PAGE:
Kidd, Catherine (1998) Bestial rooms : a work of prose fiction. Masters thesis, Concordia University.
This work of prose fiction traces the recollections of a young narrator as she attempts to piece together her own past through stories and letters written to her infant daughter. Particular emphasis is placed on the way the narrator's faltering memory figures and disfigures her sense of physical identity and gender, and also on issues surrounding the subjectification and objectification of desire. Focus is also placed on the narrator's consciousness of her written medium and the degree to which it supplants experience with an artificial facsimile; the narrator's inability to locate a consistent point-of-view in the vanishing world of her childhood points to the impossibility of constructing a reliable chronicle of the past. But unlike devices of mystery and suspense employed in fiction, the sense of mystery resulting from an incomplete memory does not necessarily point toward singular revelation. Instead, the narrator recalls the elaborate mythologies which she had created in childhood to explain those aspects of her family history which had been left unspoken or kept hidden. Her memory begins to resemble a series of rooms which the adult constructs in order to retain and restrain the mythical beast of childhood, an obscure creature which seems to vanish whenever it is looked at directly. Although the narrator's past remains obscured in shadow, its negative shape begins to emerge as her stories describe the peripheral environment surrounding her family's central inability to see, hear, or speak to one another.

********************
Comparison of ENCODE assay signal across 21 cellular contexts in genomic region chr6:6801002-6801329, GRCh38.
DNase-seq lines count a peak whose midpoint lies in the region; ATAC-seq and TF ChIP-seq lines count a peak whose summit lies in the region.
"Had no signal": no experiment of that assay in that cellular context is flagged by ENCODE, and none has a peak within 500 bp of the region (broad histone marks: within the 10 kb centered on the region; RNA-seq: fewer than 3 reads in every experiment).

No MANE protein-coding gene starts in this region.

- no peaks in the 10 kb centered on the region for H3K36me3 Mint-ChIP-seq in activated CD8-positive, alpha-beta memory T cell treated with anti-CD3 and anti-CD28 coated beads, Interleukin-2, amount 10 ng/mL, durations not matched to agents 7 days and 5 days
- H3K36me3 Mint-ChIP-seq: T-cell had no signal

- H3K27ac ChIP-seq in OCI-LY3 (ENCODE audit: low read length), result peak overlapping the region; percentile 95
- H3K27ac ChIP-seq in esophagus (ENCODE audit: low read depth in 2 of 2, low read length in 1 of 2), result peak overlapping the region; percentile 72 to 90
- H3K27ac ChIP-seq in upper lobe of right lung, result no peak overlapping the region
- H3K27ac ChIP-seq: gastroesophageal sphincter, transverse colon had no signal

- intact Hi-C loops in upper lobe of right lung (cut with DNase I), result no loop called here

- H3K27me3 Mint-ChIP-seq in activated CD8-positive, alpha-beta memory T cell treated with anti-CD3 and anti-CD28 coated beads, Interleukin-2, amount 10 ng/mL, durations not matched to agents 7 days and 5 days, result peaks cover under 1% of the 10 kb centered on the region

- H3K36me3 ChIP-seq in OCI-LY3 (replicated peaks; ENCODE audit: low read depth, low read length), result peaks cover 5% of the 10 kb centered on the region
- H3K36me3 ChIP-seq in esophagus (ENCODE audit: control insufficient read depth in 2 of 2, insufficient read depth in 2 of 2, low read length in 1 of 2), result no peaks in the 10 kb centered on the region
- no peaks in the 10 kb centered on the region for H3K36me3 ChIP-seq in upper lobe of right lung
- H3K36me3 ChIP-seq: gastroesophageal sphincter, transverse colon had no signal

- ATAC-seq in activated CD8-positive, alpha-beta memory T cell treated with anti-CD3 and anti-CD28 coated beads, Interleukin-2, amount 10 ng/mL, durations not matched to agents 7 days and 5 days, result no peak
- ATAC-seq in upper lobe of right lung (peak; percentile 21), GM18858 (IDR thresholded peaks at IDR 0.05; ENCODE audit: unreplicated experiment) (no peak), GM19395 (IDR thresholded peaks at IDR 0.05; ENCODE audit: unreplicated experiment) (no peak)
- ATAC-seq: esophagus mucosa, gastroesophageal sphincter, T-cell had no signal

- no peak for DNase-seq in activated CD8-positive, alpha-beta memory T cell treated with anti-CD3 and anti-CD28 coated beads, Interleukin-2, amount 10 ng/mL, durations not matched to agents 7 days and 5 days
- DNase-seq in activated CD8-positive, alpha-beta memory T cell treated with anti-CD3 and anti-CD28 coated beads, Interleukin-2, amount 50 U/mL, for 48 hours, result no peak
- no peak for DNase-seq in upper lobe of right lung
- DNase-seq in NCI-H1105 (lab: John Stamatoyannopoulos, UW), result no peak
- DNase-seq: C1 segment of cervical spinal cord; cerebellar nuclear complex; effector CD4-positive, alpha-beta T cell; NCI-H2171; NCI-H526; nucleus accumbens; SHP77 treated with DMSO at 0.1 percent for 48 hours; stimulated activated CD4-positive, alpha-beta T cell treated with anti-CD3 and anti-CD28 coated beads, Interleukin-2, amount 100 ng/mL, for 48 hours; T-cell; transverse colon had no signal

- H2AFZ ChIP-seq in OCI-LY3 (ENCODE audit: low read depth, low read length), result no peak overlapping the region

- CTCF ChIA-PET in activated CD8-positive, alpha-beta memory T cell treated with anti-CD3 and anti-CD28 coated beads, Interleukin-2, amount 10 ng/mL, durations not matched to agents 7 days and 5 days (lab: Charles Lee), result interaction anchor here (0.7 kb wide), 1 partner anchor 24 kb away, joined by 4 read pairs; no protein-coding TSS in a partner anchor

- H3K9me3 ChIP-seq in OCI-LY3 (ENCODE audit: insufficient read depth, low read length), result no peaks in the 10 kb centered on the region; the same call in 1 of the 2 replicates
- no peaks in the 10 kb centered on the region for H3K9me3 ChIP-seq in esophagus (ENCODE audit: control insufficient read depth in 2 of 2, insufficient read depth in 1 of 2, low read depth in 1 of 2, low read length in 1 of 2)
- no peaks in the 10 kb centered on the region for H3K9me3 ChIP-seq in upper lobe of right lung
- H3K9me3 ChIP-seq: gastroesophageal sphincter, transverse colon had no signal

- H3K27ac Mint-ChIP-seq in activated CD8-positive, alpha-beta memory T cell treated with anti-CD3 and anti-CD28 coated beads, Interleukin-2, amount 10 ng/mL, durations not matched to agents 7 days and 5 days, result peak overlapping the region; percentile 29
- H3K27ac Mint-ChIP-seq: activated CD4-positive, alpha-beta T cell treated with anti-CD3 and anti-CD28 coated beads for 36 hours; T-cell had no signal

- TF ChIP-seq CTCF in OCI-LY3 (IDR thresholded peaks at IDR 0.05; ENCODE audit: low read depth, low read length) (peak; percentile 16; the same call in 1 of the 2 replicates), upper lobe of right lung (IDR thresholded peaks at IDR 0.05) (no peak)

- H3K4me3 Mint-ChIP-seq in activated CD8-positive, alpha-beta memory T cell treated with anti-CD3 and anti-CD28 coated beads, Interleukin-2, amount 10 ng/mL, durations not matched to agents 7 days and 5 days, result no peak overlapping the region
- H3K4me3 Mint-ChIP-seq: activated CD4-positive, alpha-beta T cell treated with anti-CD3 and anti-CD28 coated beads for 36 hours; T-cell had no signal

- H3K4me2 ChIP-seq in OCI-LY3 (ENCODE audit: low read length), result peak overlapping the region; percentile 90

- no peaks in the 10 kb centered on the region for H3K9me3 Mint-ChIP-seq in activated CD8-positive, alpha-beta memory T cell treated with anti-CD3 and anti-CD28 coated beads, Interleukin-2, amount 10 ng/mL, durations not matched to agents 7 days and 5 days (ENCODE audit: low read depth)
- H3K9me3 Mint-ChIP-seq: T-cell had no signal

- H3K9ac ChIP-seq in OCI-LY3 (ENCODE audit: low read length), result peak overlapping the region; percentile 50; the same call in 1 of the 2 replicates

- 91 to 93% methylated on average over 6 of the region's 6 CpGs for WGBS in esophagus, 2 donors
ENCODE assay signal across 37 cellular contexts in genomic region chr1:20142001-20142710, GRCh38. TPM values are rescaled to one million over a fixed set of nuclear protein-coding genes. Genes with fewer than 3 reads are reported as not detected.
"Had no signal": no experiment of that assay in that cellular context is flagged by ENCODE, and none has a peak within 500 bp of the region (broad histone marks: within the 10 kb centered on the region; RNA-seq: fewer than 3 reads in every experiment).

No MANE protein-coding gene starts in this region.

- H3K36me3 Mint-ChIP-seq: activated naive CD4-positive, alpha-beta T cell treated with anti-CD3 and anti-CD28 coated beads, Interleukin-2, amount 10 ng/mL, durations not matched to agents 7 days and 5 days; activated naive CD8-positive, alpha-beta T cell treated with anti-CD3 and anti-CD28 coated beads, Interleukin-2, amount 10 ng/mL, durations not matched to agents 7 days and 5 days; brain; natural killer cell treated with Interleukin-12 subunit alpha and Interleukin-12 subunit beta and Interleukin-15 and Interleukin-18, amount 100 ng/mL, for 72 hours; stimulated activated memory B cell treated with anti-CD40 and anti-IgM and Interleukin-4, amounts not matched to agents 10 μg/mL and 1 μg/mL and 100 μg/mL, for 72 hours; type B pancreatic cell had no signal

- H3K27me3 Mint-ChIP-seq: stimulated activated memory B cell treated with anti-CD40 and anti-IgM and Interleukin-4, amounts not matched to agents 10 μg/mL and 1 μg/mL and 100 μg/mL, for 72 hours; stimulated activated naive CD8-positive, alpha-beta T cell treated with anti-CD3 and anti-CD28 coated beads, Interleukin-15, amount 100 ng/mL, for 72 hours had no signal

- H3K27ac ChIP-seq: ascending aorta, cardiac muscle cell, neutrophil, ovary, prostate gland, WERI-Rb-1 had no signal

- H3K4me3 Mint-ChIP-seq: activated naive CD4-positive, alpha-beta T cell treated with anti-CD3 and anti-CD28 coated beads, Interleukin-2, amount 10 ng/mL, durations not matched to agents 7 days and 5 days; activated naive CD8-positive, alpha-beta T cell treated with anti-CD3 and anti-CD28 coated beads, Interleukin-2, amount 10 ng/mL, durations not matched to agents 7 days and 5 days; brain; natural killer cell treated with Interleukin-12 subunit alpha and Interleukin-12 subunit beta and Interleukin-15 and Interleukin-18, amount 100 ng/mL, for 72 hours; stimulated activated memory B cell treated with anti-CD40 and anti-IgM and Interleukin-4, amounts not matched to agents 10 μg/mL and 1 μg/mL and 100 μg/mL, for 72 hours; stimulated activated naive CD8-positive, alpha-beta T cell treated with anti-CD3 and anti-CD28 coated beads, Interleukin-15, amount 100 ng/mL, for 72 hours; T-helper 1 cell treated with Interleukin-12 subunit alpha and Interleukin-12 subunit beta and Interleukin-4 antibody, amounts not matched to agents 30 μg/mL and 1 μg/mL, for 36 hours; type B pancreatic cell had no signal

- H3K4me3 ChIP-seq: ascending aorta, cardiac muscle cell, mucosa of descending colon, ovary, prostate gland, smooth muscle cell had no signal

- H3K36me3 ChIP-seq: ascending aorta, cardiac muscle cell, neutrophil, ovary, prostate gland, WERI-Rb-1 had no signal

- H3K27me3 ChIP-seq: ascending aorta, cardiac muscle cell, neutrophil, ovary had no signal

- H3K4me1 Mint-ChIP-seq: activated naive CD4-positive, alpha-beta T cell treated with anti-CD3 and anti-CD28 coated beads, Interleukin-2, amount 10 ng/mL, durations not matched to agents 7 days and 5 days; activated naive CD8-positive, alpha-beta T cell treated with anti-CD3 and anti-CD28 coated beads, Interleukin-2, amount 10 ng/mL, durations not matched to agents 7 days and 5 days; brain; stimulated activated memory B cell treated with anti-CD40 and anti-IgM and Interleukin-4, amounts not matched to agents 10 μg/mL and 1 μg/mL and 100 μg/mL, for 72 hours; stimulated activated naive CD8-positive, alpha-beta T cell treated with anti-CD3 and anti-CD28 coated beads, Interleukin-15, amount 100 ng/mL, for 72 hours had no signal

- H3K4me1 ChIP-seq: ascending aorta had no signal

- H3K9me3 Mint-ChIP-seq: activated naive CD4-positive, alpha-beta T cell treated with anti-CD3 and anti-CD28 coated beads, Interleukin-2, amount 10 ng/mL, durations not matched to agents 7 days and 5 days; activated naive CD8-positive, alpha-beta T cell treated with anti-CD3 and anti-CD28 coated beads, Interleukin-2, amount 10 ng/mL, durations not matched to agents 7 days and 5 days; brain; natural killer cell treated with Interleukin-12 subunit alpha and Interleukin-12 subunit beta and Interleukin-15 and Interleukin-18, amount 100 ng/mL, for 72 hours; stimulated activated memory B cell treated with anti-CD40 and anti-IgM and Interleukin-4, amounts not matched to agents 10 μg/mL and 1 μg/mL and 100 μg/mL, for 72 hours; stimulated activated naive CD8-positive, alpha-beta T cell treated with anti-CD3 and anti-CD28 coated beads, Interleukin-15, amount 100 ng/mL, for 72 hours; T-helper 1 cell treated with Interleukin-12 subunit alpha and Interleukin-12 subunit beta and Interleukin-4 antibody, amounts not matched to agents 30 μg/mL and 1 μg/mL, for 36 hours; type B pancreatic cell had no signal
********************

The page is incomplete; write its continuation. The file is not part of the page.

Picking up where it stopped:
|Divisions:||Concordia University > Faculty of Arts and Science > English|
|Item Type:||Thesis (Masters)|
|Pagination:||iv, 160 leaves ; 29 cm.|
|Degree Name:||Theses (M.A.)|
|Thesis Supervisor(s):||Allen, Robert|
|Deposited By:||Concordia University Libraries|
|Deposited On:||27 Aug 2009 17:11|
|Last Modified:||03 Nov 2016 19:38|
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